News

Bill O'Reilly encourages viewers to stay away from 'O.J. garbage'

George Rush and Corky Siemaszko
New York Daily News

NEW YORK - Fox News firebrand Bill O'Reilly threatened Friday to whack Rupert Murdoch in the wallet for promoting O.J. Simpson's book.

Vowing to boycott any company that advertises on Fox's two-part special hyping O.J.'s "If I Did It," O'Reilly declared: "If every American walked away from the O.J. garbage, it wouldn't happen."

"I'm not going to watch the Simpson show or even look at the book," he added. "If any company sponsors the TV program, I will not buy anything that company sells -- ever."

Geraldo Rivera, another Fox News star, piled on and called the book "appalling."

"I will bash this project every minute I have the opportunity to bash this project," Rivera said.

Simpson's book is being published Nov. 30 by ReganBooks, which is named after its head, Judith Regan, and is an imprint in Murdoch's News Corp. -- which also owns Fox broadcasting.

Faced with a fusillade of fury from even house conservatives like O'Reilly, the media titan was unavailable for comment Friday.

"I can't reach him today," Murdoch's spokesman, Howard Rubenstein, said. "I would have no comment for him."

A HarperCollins insider pointed out that Murdoch should have known what kind of book Regan was promoting.

"I know that HarperCollins CEO Jane Friedman had to sign off on the O.J. book and I would think that she would have had to run it by Rupert, considering what a (bleep) storm it would create," the insider said. "Rupert's bottom line is making money."

But appalled advertisers were already running away in droves from the TV tie-in Regan is scheduled to host on Nov. 27 and 29 on Fox Broadcasting. And some Fox affiliates told the network they would not carry the special at all.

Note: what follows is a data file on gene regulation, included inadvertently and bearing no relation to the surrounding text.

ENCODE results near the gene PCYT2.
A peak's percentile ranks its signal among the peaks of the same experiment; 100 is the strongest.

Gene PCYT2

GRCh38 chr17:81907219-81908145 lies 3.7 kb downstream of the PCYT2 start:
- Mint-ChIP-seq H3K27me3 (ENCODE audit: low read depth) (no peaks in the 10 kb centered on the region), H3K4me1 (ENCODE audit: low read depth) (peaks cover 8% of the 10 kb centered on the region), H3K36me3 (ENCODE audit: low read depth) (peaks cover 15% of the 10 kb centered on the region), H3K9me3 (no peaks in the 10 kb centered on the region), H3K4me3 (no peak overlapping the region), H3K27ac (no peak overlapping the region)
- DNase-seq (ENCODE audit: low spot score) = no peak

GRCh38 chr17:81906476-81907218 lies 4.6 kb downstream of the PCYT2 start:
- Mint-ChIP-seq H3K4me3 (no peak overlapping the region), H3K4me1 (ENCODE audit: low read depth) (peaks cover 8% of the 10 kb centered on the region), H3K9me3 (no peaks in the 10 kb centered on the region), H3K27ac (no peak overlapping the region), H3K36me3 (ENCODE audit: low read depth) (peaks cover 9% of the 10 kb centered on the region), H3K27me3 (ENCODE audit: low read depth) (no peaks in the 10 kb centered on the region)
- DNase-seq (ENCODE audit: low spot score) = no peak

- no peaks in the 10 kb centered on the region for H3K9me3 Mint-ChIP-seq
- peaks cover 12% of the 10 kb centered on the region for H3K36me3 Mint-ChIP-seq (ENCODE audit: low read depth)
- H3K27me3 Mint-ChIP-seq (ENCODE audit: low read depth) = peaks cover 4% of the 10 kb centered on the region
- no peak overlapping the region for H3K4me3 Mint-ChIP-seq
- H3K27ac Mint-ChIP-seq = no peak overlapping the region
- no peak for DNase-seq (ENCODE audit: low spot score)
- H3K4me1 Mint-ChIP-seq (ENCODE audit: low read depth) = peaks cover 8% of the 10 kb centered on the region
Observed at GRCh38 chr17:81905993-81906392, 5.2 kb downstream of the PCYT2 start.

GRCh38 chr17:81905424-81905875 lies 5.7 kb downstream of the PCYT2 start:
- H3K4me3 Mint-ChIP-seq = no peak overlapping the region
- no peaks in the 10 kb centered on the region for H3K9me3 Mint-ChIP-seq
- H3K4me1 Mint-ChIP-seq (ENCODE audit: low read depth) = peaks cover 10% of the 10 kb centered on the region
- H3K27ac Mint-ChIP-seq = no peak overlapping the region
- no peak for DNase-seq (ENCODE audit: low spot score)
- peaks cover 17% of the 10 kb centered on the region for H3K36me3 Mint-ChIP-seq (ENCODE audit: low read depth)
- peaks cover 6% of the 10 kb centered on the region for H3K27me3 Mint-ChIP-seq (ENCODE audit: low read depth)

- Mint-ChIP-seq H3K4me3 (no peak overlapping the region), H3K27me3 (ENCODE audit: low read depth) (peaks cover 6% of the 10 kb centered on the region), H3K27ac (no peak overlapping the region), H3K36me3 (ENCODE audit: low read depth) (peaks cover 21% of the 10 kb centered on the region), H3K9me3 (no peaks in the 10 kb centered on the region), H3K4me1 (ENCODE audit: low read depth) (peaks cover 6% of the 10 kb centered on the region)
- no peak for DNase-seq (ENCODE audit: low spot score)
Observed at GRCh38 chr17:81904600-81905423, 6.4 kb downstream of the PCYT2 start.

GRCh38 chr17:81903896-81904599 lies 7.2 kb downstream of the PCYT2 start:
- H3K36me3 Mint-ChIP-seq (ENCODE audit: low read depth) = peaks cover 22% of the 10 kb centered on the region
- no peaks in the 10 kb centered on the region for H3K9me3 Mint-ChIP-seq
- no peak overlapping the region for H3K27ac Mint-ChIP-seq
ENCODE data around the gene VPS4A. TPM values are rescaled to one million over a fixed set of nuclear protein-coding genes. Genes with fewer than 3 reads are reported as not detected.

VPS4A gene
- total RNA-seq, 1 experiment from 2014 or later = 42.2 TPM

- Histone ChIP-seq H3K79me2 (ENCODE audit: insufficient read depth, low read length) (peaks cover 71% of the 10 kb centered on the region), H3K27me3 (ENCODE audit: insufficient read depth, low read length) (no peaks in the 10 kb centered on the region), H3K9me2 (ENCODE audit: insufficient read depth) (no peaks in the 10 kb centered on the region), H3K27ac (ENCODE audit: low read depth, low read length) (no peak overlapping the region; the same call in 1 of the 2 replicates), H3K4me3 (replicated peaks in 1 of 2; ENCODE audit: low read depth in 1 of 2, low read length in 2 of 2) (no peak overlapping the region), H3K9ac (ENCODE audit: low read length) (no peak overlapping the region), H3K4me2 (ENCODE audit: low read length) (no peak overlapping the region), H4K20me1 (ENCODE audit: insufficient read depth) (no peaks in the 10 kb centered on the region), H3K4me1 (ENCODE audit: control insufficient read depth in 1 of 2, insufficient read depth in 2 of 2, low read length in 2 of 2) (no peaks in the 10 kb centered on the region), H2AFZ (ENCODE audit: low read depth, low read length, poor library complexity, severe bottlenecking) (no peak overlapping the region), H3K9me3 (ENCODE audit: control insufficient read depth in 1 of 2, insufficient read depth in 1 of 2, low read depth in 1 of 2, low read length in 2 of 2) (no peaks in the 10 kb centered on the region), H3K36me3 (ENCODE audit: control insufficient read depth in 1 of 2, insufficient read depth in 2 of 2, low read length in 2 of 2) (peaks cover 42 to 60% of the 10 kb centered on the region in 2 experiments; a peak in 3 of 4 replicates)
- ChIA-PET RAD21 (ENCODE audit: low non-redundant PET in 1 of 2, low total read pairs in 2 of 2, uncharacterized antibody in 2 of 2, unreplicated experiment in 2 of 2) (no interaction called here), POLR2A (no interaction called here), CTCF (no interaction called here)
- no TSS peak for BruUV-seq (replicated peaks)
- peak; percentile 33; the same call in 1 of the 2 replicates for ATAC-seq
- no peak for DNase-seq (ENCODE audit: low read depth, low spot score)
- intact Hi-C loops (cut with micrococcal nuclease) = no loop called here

Bob Thompson, a Syracuse University professor and pop culture expert, said he's not sure whether this whole controversy wasn't manufactured to produce ratings for Fox.

"My theory has always been that Fox News and Fox Broadcasting are the perfect synergy," he said. "One produces this outrageous programming that pundits on the other channel can complain about."

In an eight-page statement which described being punched in the face by a former lover, Regan defended her decision to publish the O.J. book and painted herself as a defender of battered women.

Regan insisted her plan behind Simpson's supposedly hypothetical homicide book was to extract from him a confession to murdering wife Nicole Brown Simpson and her friend Ron Goldman in 1994.

Regan also suggests she is unfamiliar with the reported $3.5 million her company paid for the book, saying the deal was made with a "third party" and the money was supposed to go to Simpson's children.

"It's just amazing that she's trying to spin this as her revenge against her own abusers," the HarperCollins insider said.

Lisalyn Jacobs of Legal Momentum, one of the nation's oldest women's legal rights organization, said whatever Regan's motivations were "the notion that a company is going to assist Simpson in profiting off this murder is outrageous."

Cheryl O'Donnell of the National Network to End Domestic Violence said they have gotten "hundreds of calls from survivors and their families who are outraged and have been retraumatized simply by knowing this book is being published."

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